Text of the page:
Announcement

ADP Research Institute (ADPRI) and the Stanford Digital Economy Lab (the “Lab”) announced they will retool the ADP National Employment Report (NER) methodology to provide a more robust, high-frequency view of the labor market and trajectory of economic growth. In preparation for the changeover to the new report and methodology, ADPRI will pause issuing the current report and has targeted August 31, 2022, to reintroduce the ADP National Employment Report in collaboration with the Stanford Digital Economy Lab (the “Lab”). We look forward to providing an even more comprehensive labor market analysis and will be in touch with additional details closer to the re-launch, later this summer.  For more information on this announcement, please visit here.

MainStreet Macro: The Fed’s Role: Thermometer or thermostat? 

June 21, 2021 | read time icon 7 min

Nela Richardson, Ph.D.
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It came as a surprise to no one, anywhere, that the Fed left interest rates at near zero when the Board of Governors met for its regularly scheduled policy meeting last week.  

The twist in the announcement, though, was a hint that the Fed might raise short-term rates and lower monthly bond purchases sooner than it had suggested.  

To understand the role of the Fed — and its more than 400 economists — in the post-pandemic economy, start with the observation that the central bank wears several hats.  

Depending on your perspective of the marketplace, the Fed’s role can shift. One of the central bank’s jobs is to keep inflation in check. Another is to keep the labor recovery afloat.  

A third role is more nebulous, but no less important. Today we discuss what hats the Fed needs to wear to help Wall Street, Main Street and the overall economy. 

  1. The Fed as a thermometer 

To fulfill its inflation mandate, the Fed acts like a thermometer, taking the economy’s temperature to see if it’s overheating.  

When inflation is low, the Fed easily can stimulate the economy by lowering interest rates. By making it cheaper to borrow, the Fed encourages companies to invest and consumers to spend, activity that keeps our economic engine humming. 

But if the economy grows too fast, prices might rise too quickly, leading to uncomfortably hot inflation.  

Inflation has increased recently, but from incredibly low levels that were prompted by the deflationary effect of the pandemic, which hit both supply and demand.  

Areas of the economy seeing big upward price moves are the same ones that nearly were decimated at  the height of the pandemic, such as hotel services and rental cars. Prices likely will slow to more normal growth rates over time once these demand-supply imbalances right themselves. 

As long as the inflation heat wave is temporary, the Fed can keep interest rates near zero through next year to keep borrowing costs low and the market flush with liquidity. 

The increasingly front-and-center risk is that if inflation growth steepens, the Fed might need to raise interest rates sooner and faster. That could chill the economy just as it’s returning to normal.  

2. The Fed as a thermostat 

For many market participants, the Fed’s role as a thermometer isn’t enough.  Main Street also needs the Fed to work like a thermostat.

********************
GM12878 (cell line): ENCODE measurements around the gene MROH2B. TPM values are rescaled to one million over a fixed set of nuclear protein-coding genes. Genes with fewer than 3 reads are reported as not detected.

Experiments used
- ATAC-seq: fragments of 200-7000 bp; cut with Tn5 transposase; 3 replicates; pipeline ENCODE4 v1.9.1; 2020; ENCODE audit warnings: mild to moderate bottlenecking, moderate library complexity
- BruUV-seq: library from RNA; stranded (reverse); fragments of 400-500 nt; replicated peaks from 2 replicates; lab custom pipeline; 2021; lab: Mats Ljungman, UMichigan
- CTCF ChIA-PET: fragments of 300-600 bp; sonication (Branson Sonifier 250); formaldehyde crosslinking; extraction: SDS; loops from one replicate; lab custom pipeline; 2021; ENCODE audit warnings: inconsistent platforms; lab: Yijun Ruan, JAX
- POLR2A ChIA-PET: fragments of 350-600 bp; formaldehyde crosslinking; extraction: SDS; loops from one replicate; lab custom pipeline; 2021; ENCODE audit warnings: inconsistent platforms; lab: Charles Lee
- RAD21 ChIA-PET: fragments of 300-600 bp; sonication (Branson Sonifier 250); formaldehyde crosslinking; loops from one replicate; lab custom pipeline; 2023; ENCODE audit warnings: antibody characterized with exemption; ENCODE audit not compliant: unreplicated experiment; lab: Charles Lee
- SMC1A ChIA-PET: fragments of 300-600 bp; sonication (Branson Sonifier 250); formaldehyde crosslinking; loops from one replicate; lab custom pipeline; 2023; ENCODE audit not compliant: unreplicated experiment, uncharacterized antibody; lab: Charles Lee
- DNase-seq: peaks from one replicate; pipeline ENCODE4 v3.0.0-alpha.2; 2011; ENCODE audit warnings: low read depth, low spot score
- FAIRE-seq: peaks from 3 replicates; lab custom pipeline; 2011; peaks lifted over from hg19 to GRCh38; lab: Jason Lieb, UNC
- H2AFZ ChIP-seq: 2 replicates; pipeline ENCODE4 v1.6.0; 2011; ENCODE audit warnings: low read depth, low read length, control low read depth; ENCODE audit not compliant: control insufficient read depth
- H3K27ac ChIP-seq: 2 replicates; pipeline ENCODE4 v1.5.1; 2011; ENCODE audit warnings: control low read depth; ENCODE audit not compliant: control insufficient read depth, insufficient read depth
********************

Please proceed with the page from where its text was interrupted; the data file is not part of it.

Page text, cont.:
Large corporations are able to tap capital markets through arms-length investors to finance operations.   Small businesses, on the other hand, tend to rely on personal resources, banks, friends, and family (thank you Aunt Florna Rae!).  

The Fed has kept interest rates low, but its monthly habit of buying $120 billion in government bonds during the pandemic has had the effect of lowering borrowing costs even more for Main Street companies and their consumers. 

ADP Research Institute’s inaugural Quarterly Small Business @ Work Survey, conducted last month, found that only 4% of businesses reported difficulty accessing credit. One big reason was the government Paycheck Protection Program, which helped struggling employers during the economic shutdown. More than 50% of small businesses with more than 5 employees reported receiving loans or loan forgiveness, our survey found.  

At last week’s meeting, Fed governors opened the door to reducing monthly bond purchases. That could lead to an increase in financing costs for Main Street employers just as the Paycheck Protection Program is set to expire.  

If liquidity is allowed to dry up, even for a good reason like fending off inflation, small employers could have less access to low-cost cash to fund operations or grow their businesses during the recovery.   

My Take 

3. What the economy needs: The Fed as a Stabilizer 

The economic recovery is now well underway and set to grow swiftly in coming months, thanks in no small part to the Federal Reserve’s massive stimulus.  

But an economy can’t live off of stimulus alone. That’s like calling sugary cereal a balanced diet.  Eventually, the real economy – consumers, business investment, government spending, and exports – will have to be weaned from monetary stimulus if inflation is to stay in check. 

The slowest part of the economy to recover has been payrolls. The job market needs a Fed that doesn’t overreact or underreact to economic conditions, but instead provides stability and balance at a time of unprecedented change.  

That might mean keeping rates lower for longer to make growth more inclusive and felt by more Main Street employers, workers, and consumers.  

This role is the hardest. It requires the Fed to maintain its independence, credibility and sound judgement even when the data doesn’t line up or gives conflicting and inconsistent signals on the health of the overall economy. 

 Of course, if the Fed’s job was easy it wouldn’t need 400 economists to get it done.